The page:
A guest post from my child, N. Reed Heineman-Fleck, which grew out of our conversations about my work chronicling the southwest’s fires of 2011:
When Dad told me about the Los Conchas fire, and how it was different than normal fires–in some places it turned everything to black dust; it rolled instead of catching, it sometimes left pockets of trees baked but not burnt because of lack of oxygen– a scene from Harry Potter and the Deathly Hallows came to mind. (Minor spoilers for Deathly Hallows, including a character death, follow.)
“It was not normal fire; Crabbe had used a curse of which Harry had no knowledge: As they turned a corner the flames chased them as though they were alive, sentient, intent upon killing them. Now the fire was mutating, forming a gigantic pack of fiery beasts: Flaming serpents, chimaeras, and dragons rose and fell and rose again, and the detritus of centuries on which they were feeding was thrown up in the air into their fanged mouths, tossed high on clawed feet, before being consumed by the inferno.”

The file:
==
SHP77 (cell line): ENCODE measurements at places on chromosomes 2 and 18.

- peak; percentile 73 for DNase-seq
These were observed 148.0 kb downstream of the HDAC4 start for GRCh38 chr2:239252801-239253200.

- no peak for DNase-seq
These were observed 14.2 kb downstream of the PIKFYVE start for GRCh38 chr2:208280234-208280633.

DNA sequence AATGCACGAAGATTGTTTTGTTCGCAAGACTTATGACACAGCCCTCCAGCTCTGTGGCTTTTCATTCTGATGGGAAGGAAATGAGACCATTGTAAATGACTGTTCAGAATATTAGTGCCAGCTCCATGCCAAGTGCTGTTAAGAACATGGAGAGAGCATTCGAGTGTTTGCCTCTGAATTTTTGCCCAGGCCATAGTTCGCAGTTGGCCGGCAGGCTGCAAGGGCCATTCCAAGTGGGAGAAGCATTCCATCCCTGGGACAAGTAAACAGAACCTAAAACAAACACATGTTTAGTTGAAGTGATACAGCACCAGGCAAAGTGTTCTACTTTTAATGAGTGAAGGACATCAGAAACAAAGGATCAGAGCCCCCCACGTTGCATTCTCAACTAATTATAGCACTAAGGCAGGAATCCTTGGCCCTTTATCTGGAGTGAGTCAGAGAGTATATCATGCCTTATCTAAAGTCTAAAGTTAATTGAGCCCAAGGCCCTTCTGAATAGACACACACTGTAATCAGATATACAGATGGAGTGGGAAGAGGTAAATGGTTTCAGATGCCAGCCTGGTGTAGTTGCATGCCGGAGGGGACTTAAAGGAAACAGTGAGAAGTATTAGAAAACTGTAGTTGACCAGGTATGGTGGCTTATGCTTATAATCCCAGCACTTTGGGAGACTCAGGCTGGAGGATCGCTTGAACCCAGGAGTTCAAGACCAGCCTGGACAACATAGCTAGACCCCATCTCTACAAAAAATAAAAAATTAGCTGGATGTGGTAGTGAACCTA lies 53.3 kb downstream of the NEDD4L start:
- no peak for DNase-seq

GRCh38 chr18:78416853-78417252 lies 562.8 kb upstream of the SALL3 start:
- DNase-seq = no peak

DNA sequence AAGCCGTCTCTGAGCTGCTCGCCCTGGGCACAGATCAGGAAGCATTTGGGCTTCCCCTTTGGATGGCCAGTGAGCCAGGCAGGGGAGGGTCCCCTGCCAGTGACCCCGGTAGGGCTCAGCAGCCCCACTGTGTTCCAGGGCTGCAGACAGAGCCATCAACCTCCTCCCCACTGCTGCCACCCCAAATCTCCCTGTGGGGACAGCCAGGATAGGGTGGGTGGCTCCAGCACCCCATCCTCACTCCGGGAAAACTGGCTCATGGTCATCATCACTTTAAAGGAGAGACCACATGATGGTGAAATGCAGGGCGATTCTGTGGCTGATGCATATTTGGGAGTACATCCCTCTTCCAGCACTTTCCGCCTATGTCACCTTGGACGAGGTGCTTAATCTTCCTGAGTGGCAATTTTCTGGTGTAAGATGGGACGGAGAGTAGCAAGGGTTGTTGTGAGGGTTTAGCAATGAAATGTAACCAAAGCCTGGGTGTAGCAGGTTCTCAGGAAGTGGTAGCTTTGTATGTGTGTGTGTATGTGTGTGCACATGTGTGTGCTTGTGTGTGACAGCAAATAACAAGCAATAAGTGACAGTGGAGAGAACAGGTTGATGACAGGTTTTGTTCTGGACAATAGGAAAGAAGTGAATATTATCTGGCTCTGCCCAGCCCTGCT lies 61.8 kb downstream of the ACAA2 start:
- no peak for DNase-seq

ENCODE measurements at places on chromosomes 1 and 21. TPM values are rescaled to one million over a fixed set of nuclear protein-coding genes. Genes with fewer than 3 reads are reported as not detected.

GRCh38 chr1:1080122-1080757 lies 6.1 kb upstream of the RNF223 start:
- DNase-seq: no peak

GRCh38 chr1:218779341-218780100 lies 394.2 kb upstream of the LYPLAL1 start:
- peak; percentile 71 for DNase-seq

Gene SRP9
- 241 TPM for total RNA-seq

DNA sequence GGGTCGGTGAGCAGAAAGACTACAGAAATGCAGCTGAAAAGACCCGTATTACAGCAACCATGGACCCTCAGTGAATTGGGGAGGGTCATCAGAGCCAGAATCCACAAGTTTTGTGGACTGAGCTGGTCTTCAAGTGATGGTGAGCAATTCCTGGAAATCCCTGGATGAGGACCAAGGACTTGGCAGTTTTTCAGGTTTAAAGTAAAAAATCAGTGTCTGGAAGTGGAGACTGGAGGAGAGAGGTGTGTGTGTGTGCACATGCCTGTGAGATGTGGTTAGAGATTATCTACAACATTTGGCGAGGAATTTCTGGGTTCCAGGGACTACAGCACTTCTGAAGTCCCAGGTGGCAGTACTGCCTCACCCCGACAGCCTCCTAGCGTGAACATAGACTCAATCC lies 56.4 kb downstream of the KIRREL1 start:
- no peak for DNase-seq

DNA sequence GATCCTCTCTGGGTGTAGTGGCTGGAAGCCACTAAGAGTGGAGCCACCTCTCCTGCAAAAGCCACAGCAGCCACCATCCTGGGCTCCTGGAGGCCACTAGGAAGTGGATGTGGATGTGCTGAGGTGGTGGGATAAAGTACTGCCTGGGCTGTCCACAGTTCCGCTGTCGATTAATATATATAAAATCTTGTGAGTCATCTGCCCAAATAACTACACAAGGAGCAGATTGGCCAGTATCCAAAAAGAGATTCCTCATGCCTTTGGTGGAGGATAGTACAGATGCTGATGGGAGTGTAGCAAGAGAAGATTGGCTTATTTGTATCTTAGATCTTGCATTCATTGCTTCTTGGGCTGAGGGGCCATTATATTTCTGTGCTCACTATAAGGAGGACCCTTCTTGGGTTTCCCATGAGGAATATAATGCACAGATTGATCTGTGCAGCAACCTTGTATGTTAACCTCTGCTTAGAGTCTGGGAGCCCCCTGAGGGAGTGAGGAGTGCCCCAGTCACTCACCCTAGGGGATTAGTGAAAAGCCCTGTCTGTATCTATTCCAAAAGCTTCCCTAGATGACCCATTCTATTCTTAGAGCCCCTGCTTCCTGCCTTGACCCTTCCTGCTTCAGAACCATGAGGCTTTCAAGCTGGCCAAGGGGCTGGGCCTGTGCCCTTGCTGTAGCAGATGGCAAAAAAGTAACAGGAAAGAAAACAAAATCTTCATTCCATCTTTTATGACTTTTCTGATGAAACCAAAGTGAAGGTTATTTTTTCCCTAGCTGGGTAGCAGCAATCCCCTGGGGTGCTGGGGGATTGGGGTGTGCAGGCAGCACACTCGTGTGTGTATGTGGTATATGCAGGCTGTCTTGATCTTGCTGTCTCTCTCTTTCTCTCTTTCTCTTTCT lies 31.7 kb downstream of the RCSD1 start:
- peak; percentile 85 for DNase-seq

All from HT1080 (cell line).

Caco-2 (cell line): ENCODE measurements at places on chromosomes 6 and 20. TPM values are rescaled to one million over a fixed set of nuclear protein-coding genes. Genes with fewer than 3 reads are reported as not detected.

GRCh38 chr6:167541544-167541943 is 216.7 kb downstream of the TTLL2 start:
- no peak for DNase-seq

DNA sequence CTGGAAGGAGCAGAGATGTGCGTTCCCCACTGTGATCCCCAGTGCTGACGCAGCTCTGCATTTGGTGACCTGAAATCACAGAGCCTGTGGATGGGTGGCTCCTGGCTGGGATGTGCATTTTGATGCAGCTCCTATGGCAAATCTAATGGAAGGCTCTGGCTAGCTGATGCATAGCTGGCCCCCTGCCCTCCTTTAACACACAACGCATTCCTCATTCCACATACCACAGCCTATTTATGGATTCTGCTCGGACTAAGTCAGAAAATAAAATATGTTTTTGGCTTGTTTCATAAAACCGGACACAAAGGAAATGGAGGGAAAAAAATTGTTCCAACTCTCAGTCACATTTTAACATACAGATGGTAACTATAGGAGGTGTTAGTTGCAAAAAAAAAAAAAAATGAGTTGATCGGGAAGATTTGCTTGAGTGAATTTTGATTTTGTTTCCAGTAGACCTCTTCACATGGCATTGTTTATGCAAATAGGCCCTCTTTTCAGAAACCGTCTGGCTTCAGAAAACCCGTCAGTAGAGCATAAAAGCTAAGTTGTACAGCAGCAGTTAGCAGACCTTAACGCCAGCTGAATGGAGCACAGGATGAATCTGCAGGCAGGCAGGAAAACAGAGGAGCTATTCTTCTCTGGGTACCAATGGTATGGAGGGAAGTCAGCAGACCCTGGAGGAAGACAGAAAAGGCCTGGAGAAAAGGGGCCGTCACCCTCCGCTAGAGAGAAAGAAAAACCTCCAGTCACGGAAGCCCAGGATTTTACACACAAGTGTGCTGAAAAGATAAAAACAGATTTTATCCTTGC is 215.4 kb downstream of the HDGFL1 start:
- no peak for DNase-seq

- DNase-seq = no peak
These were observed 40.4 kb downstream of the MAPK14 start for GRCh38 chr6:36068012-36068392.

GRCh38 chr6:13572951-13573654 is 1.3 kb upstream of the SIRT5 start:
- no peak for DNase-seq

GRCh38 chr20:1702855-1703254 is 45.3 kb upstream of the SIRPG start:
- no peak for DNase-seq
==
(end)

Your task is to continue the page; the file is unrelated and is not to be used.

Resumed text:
The spell is called Fiendfyre, and in the end it kills Crabbe. They’re in the Room of Hidden Things when he casts it, and it’s hot and destructive enough to completely destroy the nigh-indestructible Dark magical item known as a Horcrux.
But what’s relevant here is that it manages to completely wipe out everything in the Room of Hidden Things. This room was used by students and teachers to hide all kinds of items, from booze to broken furniture, and in the hundreds of years that Hogwarts has been around it’s built up piles upon piles of magical detritus, like the kindling on the forest floor.
Afterwards, Ron asks a question: “Blimey, d’you reckon it’ll still work after that fire?” And from what Dad tells me, everyone’s asking the same thing about the forests that Los Conchas destroyed: are they going to still work after that fire?